After my previous post on the subject of ‘The Blasphemy law: (From being unIslamic to Islamic)’, I have been getting a lot of hatred for calling the law un-Islamic. Sadly, all of it is coming from (so called) Muslims. It is a disappointment that people do not ponder into religious history in the light of the Holy Qur’an and the traditions of the Prophet Muhammad (peace be upon him). I was shocked to see people defending the law as if it was a part of some Holy Scripture.
None of them could answer my simple questions that were
“Give me any example where the Allah commanded to kill the blasphemer? Why didn’t The Prophet (peace be upon him) killed any blasphemer in his life? Why is it, that this ‘blasphemy law’ wasn’t in place during the Khilafat-e-Rashidah (the period of ruling of the four Caliphs of Islam)?”
While many came up with stories about it, some just opted to talk rubbish. The stories were fascinating, I was amazed to see how individuals can distort facts just to gain their interest and influence. Not only it is a distortion of facts about the personality of the Holy Prophet (peace be upon him) but it is a distortion of the teachings of the peaceful religion called Islam.
The (so called) scholars focus on the execution orders that were given out by the Holy Prophet (peace be upon him) on the day of Mecca’s conquest. Here are some names and their real cases:
Abdullah ibn Sa’d:
Abdullah ibn Sa’ d, who had become Muslim and been appointed as a scribe of revelation by the Prophet. He later reneged and joined the infidels. After the Conquest of Mecca, when he heard that the Prophet had ordered his execution, he took refuge with his milk-brother Uthman. The latter gave him shelter, then took him to the Prophet with a request once again to accept his conversion to Islam. The Prophet remained silent. Then Uthman asked a second time, whereupon the Prophet accepted Abdullah ibn Sa’d’s oath of allegiance. The latter subsequently became governor of Egypt during the caliphate of Umar and Uthman, playing a major part in the conquest of Africa.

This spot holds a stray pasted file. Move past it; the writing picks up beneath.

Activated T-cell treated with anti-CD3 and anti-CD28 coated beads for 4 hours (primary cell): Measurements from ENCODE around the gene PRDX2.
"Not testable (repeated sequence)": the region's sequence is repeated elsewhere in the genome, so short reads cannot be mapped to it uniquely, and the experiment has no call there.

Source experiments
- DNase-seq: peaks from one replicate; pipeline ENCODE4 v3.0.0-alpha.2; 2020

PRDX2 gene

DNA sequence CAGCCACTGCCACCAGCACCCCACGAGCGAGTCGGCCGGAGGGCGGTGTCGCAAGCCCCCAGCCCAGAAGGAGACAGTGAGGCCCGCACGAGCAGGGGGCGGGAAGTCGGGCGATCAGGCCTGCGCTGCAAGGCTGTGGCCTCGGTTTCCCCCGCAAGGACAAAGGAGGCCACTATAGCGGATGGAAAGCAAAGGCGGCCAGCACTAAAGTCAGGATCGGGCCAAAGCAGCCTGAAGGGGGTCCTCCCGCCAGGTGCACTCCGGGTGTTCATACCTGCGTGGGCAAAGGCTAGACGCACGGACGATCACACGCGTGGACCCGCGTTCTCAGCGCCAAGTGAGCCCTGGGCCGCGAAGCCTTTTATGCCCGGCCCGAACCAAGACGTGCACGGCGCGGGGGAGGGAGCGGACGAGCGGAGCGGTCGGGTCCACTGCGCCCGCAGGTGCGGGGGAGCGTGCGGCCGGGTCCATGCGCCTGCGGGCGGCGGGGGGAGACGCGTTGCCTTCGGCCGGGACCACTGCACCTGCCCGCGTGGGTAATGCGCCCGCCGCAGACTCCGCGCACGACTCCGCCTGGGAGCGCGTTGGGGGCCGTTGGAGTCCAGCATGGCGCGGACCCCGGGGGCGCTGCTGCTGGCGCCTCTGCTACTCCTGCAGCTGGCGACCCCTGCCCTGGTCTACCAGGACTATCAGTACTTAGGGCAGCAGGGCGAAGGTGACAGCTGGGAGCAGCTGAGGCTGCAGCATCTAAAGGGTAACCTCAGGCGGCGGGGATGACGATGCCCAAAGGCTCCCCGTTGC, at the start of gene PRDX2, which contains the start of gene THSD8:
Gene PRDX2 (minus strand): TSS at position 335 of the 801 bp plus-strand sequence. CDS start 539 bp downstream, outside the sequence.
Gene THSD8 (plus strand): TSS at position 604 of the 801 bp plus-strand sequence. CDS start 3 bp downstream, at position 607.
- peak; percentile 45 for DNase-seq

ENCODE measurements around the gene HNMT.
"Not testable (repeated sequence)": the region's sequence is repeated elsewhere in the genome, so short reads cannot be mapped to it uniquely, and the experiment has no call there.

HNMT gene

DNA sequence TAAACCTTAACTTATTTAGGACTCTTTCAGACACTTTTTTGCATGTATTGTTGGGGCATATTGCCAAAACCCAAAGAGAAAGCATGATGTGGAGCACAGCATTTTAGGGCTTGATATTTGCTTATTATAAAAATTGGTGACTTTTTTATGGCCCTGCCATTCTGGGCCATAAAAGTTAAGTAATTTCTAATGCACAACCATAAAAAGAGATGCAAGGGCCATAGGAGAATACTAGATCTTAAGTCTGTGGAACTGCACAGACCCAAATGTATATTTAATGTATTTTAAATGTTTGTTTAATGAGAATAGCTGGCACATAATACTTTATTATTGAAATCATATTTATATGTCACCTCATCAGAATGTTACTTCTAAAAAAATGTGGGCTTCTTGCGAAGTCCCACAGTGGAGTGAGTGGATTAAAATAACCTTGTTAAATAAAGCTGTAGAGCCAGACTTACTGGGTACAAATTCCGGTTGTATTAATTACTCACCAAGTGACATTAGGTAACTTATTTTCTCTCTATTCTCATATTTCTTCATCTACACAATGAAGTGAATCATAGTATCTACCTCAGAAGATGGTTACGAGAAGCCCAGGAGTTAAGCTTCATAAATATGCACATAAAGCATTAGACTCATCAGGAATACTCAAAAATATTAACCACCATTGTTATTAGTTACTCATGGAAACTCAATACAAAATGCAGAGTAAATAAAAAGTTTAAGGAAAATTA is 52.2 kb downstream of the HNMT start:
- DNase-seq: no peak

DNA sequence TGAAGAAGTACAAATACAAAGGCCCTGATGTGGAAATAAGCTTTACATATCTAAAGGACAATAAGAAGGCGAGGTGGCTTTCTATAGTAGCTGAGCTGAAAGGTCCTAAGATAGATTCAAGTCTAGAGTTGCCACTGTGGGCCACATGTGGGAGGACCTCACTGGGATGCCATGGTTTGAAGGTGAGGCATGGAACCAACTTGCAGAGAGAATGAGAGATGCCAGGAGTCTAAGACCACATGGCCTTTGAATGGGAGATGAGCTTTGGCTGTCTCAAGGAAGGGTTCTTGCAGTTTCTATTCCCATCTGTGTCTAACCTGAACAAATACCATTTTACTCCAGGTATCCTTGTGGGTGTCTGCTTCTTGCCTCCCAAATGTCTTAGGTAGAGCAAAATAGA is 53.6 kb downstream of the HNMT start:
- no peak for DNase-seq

Abdullah ibn Khatal:
Abdullah ibn Khatal, who had previously accepted Islam and been sent by the Prophet to collect alms tax. A slave and one of the Ansar (dweller of Medina) went along with him. Coming to a halt in their journey, Abdullah ibn Khatal told the slave to prepare a chicken for a meal, but the slave went to sleep instead, and was unable to prepare the food in time. Abdullah ibn Khatal became angry and killed the slave. Fearing that if he returned to Medina, the Prophet would exact retribution for the slave’s death, he reneged and joined the infidels. On the day Mecca was conquered, he was executed upon orders of the Prophet (peace be upon him), not for apostasy, not for blasphemy, but for the killing of the slave.
Miqyas ibn Ayubabah:
Miqyas ibn Ayubabah, Hisham ibn Ayubabah’s brother. In the Dhu Qarad campaign, an Ansari(Medina dweller) had killed Hisham by mistake. After this Miqyas came to Medina and accepted Islam. He asked the Prophet for compensation for his brother’s death, and his request was granted. He stayed in Medina for a few days, then killed the person responsible for his brother’s death, escaped to Mecca and reneged. The Prophet ordered that he be put to death.